Cutwork generally is considered a Whitework embroidery that combines embroidery, cutwork, and needle lace, but there are many types that we are going to try differentiating.
Renaissance embroidery is associated France where the designs are worked entirely with the buttonhole stitch embellished with picots and then connected by buttonhole bars without picots. Richelieu embroidery dates back to 16th century Italy and the buttonhole bars are adorned with picots. Italian cutwork is often confused with Richelieu, but remember that Italian cutwork is very geometric and often includes raised embroidery. Broderie Anglaise is associated with England where it was very popular in the 19th century. This type is a little easier to identify as it is filled with round or oval eyelets done with an overcast edging. The earlier examples had embroidery with satin stitching being used later. Madeira work is a specialized form of broderie anglaise done by Madeira stitchers living in the Portuguese island off the African coast. A tag should be included on the item stating it is an authentic Madeira piece. Venetian embroidery designs incorporate scallops that have been heavily padded and the buttonhole bars may contain picots. The padding is very thick as instructions say to couch down 6 to 8 threads of #25 coton broder that are couched down.
How does this differ from Battenburg lace? Battenburg lace is an American style of tape lace. It is created by doing needleweaving between designs of prepared lace. There is no fabric at all in this design. Sometimes the Battenburg lace is done around the edges of the fabric and mislabeled.
Romanian Point Lace is similar to Battenburg lace except it uses a specially crocheted cord in place of the lace. Nordic Needle carries many books, kits, and patterns for Romanian Point Lace.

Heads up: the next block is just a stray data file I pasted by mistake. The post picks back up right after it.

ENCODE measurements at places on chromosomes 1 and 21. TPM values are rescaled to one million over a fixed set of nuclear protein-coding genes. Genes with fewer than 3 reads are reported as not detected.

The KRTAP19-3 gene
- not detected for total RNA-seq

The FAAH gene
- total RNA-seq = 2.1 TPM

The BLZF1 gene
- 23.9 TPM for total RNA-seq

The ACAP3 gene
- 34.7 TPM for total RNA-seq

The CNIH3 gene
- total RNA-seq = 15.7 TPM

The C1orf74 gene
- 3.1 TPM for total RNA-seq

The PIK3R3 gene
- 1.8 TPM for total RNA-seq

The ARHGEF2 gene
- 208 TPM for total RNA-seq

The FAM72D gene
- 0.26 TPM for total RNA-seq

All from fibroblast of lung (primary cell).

Nordic Needle carries a wonderful magazine, Haft Richelieu. Each magazine has at least two dozen designs ranging from ornaments to table centers and runners. A word of caution, this magazine is written in Polish, but the majority of the magazine contains beautiful color photos of the projects with large pull-out, reusable patterns. There are two pages of instructions with the stitches illustrated as well. After you read this article, you will be able to confidently start your own cutwork creation.
The first butterfly shown here uses Wildflowers #080, Blue Lagoon. The second butterfly was done with Wildflowers #018, Peacock to create a more realistic butterfly; it will be finished with Sulky Petite #1130, Splendor #S1108, and Coton a broder Size 20 Ecru. With these types of threads, you will need a range of needle sizes; the Pony Colour Eye Chenille set works very nicely. Traditionally for a ground fabric you are supposed to use loose-woven cotton.
We have several color choices of Trigger cloth. Trigger is a 65% polyester/35% cotton fabric that is perfect for techniques like cutwork and punchneedle. It is a sturdy fabric with a really tight weave. It is machine washable and wrinkle resistant.
Transferring Your Design
To begin, you first have to get your pattern onto your fabric. Using a light box and a Fabric Pencil will make this a fairly easy process.